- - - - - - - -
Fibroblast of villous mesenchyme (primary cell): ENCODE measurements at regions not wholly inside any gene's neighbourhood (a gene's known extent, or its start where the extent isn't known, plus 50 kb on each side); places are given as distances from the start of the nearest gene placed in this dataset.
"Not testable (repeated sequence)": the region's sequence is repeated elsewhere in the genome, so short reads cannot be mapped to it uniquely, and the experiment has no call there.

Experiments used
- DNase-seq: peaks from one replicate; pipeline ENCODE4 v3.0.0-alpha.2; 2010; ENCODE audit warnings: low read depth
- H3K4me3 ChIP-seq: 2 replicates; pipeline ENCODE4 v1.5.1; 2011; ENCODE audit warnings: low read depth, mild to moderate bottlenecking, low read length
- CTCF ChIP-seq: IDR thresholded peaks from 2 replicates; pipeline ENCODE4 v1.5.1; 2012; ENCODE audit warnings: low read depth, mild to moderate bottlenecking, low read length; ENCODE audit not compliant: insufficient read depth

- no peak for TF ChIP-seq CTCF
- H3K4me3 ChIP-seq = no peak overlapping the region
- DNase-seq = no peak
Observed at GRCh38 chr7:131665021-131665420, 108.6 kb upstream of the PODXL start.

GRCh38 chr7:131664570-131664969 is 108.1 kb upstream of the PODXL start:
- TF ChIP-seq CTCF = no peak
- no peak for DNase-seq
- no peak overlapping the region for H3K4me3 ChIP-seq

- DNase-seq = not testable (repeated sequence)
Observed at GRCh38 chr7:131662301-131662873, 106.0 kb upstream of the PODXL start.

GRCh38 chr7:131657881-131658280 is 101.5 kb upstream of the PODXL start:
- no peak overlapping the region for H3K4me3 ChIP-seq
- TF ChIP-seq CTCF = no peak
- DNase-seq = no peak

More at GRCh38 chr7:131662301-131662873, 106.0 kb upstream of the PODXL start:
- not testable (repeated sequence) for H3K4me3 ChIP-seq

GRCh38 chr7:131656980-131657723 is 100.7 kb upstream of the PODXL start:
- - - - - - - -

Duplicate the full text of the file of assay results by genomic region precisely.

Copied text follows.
Fibroblast of villous mesenchyme (primary cell): ENCODE measurements at regions not wholly inside any gene's neighbourhood (a gene's known extent, or its start where the extent isn't known, plus 50 kb on each side); places are given as distances from the start of the nearest gene placed in this dataset.
"Not testable (repeated sequence)": the region's sequence is repeated elsewhere in the genome, so short reads cannot be mapped to it uniquely, and the experiment has no call there.

Experiments used
- DNase-seq: peaks from one replicate; pipeline ENCODE4 v3.0.0-alpha.2; 2010; ENCODE audit warnings: low read depth
- H3K4me3 ChIP-seq: 2 replicates; pipeline ENCODE4 v1.5.1; 2011; ENCODE audit warnings: low read depth, mild to moderate bottlenecking, low read length
- CTCF ChIP-seq: IDR thresholded peaks from 2 replicates; pipeline ENCODE4 v1.5.1; 2012; ENCODE audit warnings: low read depth, mild to moderate bottlenecking, low read length; ENCODE audit not compliant: insufficient read depth

- no peak for TF ChIP-seq CTCF
- H3K4me3 ChIP-seq = no peak overlapping the region
- DNase-seq = no peak
Observed at GRCh38 chr7:131665021-131665420, 108.6 kb upstream of the PODXL start.

GRCh38 chr7:131664570-131664969 is 108.1 kb upstream of the PODXL start:
- TF ChIP-seq CTCF = no peak
- no peak for DNase-seq
- no peak overlapping the region for H3K4me3 ChIP-seq

- DNase-seq = not testable (repeated sequence)
Observed at GRCh38 chr7:131662301-131662873, 106.0 kb upstream of the PODXL start.

GRCh38 chr7:131657881-131658280 is 101.5 kb upstream of the PODXL start:
- no peak overlapping the region for H3K4me3 ChIP-seq
- TF ChIP-seq CTCF = no peak
- DNase-seq = no peak

More at GRCh38 chr7:131662301-131662873, 106.0 kb upstream of the PODXL start:
- not testable (repeated sequence) for H3K4me3 ChIP-seq

GRCh38 chr7:131656980-131657723 is 100.7 kb upstream of the PODXL start: